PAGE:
The 1988 NAKED GUN, for instance, concerns how villainous Victor Ludwig (Ricardo Montalban) plots to kill off the Queen of England. Early in the film Ludwig demonstrates how he can transform an innocent maid into a programmed killer with a special hypnotic device (allegedly "borrowed" from the serious Charles Bronson film TELEFON). This sets up viewers for the comic suspense at the film's conclusion, when Drebin must ferret out the new killer at a baseball game-- who is none other than Reggie Jackson.

Thus, the NAKED GUN diegesis is marvelous, just as it is for 1962's ROAD TO HONG KONG, which *does* get mentioned in concordances for its SF-tropes-- even though it too sports all sorts of nonsense-non-sequiturs, like Hope and Crosby appealing to "wardrobe" to instantly change their costumes for them.

NAKED GUN 2 (life's too short to spell out the goofy title every time), however, has no SF-content. For most of the film, the plot of villain Quentin Hapsburg (Robert Goulet) involves only naturalistic resources, such as having a ringer impersonate the President's energy-advisor, so that Hapsburg and his energy-baron cronies can continue to control the country's destiny.  However, when goofball cop Drebin thwarts his plans, Hapsburg belatedly diverts the film into the uncanny domain, when he tries to blow up the energy conference with an "outre device" in the form of a small nuclear device. Such a device isn't the least bit marvelous, but it's as "uncanny" in the hands of an "anti-eco-terrorist" as it was in the hands of a gang of super-crooks in THUNDERBALL.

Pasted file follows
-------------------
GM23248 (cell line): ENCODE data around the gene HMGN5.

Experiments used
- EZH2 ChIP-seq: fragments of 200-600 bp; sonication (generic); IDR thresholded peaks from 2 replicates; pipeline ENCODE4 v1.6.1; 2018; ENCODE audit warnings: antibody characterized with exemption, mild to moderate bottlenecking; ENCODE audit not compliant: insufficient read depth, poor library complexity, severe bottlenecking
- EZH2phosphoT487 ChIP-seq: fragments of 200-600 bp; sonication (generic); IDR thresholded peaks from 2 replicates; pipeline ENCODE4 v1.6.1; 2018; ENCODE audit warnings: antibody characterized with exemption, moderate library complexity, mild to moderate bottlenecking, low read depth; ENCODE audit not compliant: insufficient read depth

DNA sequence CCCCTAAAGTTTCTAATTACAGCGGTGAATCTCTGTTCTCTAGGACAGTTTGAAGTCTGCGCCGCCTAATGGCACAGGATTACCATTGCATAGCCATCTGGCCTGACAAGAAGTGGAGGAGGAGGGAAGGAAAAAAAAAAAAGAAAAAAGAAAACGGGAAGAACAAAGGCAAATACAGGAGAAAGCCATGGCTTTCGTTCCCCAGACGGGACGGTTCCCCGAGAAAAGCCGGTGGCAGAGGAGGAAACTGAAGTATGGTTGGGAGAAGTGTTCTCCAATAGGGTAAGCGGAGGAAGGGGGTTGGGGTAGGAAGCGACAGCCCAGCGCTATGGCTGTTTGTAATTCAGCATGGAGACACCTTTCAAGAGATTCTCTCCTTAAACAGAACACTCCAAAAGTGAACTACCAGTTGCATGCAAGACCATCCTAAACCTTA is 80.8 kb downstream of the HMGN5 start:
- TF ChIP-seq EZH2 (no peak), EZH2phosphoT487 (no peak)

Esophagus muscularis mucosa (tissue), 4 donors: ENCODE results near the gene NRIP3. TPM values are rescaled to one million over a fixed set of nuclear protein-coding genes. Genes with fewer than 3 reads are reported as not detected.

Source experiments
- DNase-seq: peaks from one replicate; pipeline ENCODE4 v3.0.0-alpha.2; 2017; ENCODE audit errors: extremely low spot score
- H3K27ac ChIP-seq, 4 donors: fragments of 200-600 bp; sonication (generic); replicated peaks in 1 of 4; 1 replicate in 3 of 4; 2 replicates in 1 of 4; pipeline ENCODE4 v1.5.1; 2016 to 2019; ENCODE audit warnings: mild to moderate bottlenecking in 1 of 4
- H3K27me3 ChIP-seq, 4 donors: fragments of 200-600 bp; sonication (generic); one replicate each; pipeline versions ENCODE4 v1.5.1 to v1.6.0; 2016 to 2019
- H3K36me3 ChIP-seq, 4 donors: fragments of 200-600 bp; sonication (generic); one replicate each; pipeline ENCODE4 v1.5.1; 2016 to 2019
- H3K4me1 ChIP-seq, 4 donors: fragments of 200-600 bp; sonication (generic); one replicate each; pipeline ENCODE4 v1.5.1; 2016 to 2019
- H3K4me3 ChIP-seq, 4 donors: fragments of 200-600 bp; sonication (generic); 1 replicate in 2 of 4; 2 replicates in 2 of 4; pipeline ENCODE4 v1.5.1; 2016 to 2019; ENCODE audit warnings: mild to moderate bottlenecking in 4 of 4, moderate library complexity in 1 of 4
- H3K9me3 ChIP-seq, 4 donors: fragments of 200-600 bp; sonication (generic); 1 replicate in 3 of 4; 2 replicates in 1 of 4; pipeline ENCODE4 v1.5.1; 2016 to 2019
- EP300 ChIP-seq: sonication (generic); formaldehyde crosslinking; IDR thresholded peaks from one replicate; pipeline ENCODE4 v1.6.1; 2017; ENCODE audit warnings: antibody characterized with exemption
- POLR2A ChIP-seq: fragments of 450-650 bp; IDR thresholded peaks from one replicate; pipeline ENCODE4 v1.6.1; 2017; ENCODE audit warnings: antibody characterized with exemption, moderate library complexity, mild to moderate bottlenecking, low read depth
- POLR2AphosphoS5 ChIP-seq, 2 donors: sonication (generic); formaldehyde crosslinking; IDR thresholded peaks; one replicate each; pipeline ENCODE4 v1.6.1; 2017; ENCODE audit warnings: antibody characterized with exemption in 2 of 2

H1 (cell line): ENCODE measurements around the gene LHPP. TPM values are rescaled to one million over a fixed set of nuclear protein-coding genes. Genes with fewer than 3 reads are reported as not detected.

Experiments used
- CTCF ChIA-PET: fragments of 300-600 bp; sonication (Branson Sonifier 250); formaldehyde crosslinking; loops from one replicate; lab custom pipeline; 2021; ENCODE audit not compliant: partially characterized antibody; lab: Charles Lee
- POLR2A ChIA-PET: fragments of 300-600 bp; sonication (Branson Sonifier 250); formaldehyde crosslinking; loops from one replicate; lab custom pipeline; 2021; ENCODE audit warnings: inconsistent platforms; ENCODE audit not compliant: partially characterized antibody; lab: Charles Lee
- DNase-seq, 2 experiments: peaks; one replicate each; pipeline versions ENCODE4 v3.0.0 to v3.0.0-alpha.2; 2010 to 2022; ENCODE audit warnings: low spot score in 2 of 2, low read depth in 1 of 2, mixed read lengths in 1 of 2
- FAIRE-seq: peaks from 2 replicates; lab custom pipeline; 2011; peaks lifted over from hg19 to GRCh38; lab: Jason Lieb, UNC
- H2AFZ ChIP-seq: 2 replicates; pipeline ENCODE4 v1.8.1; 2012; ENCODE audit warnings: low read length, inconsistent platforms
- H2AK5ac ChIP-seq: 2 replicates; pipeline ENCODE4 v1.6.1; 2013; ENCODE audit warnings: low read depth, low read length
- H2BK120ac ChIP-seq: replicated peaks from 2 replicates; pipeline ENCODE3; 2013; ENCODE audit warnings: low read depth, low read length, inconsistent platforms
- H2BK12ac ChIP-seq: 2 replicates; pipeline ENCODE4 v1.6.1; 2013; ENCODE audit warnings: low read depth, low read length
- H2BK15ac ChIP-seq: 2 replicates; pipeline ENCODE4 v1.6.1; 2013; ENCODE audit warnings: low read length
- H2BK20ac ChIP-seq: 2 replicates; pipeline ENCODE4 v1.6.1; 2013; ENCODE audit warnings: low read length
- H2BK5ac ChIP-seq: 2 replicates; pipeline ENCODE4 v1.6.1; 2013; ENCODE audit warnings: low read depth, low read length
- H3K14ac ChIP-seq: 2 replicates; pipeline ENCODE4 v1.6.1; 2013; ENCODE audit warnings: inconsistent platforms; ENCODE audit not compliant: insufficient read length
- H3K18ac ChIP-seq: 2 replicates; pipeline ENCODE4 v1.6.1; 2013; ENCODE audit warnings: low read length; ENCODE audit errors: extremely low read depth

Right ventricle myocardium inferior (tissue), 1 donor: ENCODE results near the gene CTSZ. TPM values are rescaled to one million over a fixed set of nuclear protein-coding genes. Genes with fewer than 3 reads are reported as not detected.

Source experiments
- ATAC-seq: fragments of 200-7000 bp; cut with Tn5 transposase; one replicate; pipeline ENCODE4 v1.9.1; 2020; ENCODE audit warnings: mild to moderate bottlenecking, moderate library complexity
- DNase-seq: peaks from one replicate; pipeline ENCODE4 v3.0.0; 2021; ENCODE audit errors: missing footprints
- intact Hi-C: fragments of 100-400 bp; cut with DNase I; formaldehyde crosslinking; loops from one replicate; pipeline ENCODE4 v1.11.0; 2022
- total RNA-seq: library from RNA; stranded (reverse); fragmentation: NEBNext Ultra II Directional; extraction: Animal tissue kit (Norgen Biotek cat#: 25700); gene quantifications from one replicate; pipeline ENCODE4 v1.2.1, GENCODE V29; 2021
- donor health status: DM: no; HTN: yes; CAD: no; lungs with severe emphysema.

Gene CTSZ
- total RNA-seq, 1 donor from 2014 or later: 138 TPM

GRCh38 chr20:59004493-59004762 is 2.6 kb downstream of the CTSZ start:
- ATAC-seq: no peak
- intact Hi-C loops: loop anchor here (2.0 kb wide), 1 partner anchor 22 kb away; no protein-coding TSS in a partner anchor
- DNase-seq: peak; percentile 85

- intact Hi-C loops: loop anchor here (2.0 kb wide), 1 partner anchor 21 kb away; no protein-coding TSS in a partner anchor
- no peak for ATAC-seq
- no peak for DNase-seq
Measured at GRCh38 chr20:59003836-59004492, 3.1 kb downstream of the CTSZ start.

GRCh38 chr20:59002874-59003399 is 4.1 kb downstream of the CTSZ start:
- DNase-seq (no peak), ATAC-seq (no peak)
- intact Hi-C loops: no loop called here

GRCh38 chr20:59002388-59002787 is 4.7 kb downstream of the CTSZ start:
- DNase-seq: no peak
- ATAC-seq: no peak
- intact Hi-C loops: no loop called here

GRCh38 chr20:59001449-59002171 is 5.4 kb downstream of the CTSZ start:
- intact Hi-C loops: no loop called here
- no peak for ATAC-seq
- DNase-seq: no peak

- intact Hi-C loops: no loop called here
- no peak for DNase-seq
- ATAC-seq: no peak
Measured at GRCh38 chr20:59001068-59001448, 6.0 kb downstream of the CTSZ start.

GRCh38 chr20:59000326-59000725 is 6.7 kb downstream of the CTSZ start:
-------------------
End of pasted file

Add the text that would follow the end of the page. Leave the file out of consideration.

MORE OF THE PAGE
The final film in the Nielsen series took it back into the naturalistic phenomenality of the original 6-episode TV series POLICE SQUAD, where the only digressions from coherence and intelligibility are those the viewer isn't supposedly to regard as part of the diegesis. The opening gives an example of this by having Drebin and his squad take on a plethora of boogeymen...

...including "disgruntled postal workers," a joke which won't make any sense to anyone who didn't live through that particular era.

The main plot, though, is essentially naturalistic, even if it does involve a terrorist (Fred Ward) threatening to blow up the Academy Awards with a letter-shaped bomb.

As should be evident by now, I'm not reviewing the three films here except with respect to their phenomenalities. I like all of them to some extent, though none are as laugh-filled as AIRPLANE. Yet the GUN films fulfill the basic law of vaudeville: if you don't like one joke, wait a moment and you may like the next one coming right up.

In closing I'll note that I've seen some serial franchises that freely partook of all three phenomenalities whenever their authors so pleased, notably both the DICK TRACY comic strip and its various cinematic incarnations. But NAKED GUN may be the only franchise that had exactly three episodes, each of which fell squarely into one of the three phenomenalities.